In the early 21st century, global warming and its interrelationship with the widespread use of fossil fuels has become one of the major technological challenges. Finding ways to more effectively use renewable biomass is a very important avenue for addressing these issues. Prior to the beginning of the industrial revolution, wood and plant oils were the primary source of energy for pre-industrial civilizations, which used this energy mainly for heating, cooking, and light. During this early period, biomass was simply burned in open air to produce heat and light. Several thousand years ago, man discovered that if the air supply was restricted during the burning process, a dense black residual (which we now call coke) could be extracted from burning wood. This hot coke could be quenched with water, dried, and re-burnt to produce a much hotter, denser fire. The emergence of coke proceeds in parallel with the development of metallurgy, which is dependent upon its hotter and cleaner fire along with its reducing capabilities to both extract metals from ore and form them into useful products. The process of roasting a combustible material in either a reduced oxygen environment or oxygen-free environment is now called pyrolysis. Pyrolyzing wood and other forms of mixed biomass produces coke (which is sometimes called biochar) and a mixture of hydrogen, carbon monoxide and carbon dioxide, sometimes referred to as syngas. Roasting fossil fuel hydrocarbons in an oxygen-free environment first causes a breakdown of longer chain hydrocarbons into shorter chain hydrocarbons, ultimately resulting in more elemental forms such as methane (CH4), hydrogen, and elemental carbon. In fact, pyrolysis is a fundamental mechanism of petrochemical cracking, which is the backbone of oil refinery processes. More extreme pyrolysis is used in the refinery process to produce hydrogen and high purity carbon.
Likewise, biomass (which is made up of cellulose, hemicelluloses, lignin, starches, and lipids) proceeds through multiple steps of decomposition when subject to the pyrolysis process. In general, when subject to high temperatures (e.g., 800° C.) for prolonged periods of time, pyrolysis ultimately yields syngas. As the temperature and exposure time interval is reduced, an increasing amount of biochar residue remains. At still lower temperatures and time intervals, increasingly complex hydrocarbons and oxygenated hydrocarbons are present in the gas stream from the pyrolyzed biomass. At the low extreme, simple everyday cooking typically drives off water and starts to de-hydrolyze the biomass, causing the darkening and carmelization that we all associate with cooked foods.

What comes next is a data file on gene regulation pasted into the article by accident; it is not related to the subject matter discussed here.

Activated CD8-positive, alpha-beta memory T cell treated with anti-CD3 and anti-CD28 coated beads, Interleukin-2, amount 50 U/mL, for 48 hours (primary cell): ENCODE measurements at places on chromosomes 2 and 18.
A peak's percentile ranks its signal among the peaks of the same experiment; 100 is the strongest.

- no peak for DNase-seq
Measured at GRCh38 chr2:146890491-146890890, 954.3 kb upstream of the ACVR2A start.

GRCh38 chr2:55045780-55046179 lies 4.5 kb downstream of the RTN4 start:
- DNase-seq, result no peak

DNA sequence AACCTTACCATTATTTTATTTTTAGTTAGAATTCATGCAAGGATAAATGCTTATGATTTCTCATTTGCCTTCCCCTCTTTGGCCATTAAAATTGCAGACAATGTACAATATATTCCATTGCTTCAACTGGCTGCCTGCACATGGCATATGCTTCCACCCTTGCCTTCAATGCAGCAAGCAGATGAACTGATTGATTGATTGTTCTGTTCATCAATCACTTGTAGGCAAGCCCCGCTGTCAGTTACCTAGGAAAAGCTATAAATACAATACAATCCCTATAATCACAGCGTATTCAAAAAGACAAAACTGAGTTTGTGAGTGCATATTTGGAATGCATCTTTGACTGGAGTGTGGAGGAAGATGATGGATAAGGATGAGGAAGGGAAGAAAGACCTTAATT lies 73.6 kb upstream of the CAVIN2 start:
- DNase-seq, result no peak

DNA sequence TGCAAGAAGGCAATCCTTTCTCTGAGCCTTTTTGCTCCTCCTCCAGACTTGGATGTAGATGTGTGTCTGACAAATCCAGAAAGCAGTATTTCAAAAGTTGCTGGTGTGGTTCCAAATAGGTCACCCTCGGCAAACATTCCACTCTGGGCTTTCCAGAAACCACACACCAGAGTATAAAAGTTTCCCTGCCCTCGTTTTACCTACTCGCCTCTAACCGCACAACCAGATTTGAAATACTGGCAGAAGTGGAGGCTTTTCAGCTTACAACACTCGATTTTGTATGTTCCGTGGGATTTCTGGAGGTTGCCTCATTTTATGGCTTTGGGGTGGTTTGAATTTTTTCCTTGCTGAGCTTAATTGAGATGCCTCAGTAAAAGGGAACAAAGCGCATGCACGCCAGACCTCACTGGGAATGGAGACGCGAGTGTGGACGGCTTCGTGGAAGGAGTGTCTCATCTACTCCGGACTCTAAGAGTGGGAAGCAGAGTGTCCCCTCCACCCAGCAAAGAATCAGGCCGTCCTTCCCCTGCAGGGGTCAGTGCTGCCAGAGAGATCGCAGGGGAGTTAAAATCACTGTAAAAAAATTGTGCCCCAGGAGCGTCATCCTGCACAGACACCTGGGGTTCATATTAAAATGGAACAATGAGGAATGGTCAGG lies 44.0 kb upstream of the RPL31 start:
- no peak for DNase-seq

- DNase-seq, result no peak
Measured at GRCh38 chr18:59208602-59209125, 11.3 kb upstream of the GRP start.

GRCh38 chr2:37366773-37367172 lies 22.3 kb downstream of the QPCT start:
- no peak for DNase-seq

Various forms of laboratory and small scale commercial biomass pyrolyzers have been developed to generate useful chemical products from the controlled pyrolysis of biomaterials ranging from wood chips to sewage sludge. Although some pyrolyzers are focused simply on producing syngas, there is considerable effort in the development of milder pyrolyzing conditions, which typically results in a condensed liquid commonly called bio-oil. Many forms of pyrolyzers have been developed at the laboratory level to produce these intermediate compounds, which are collectively referred to as bio-oil or pyrolysis oil. Configurations include simple tube furnaces where the biomass is roasted in ceramic boats, ablative pyrolyzers where wood is rubbed against a hot surface, various forms of fluidized bed pyrolyzers where biomass is mixed with hot sand, and various simpler configurations that are based on earlier coking oven designs.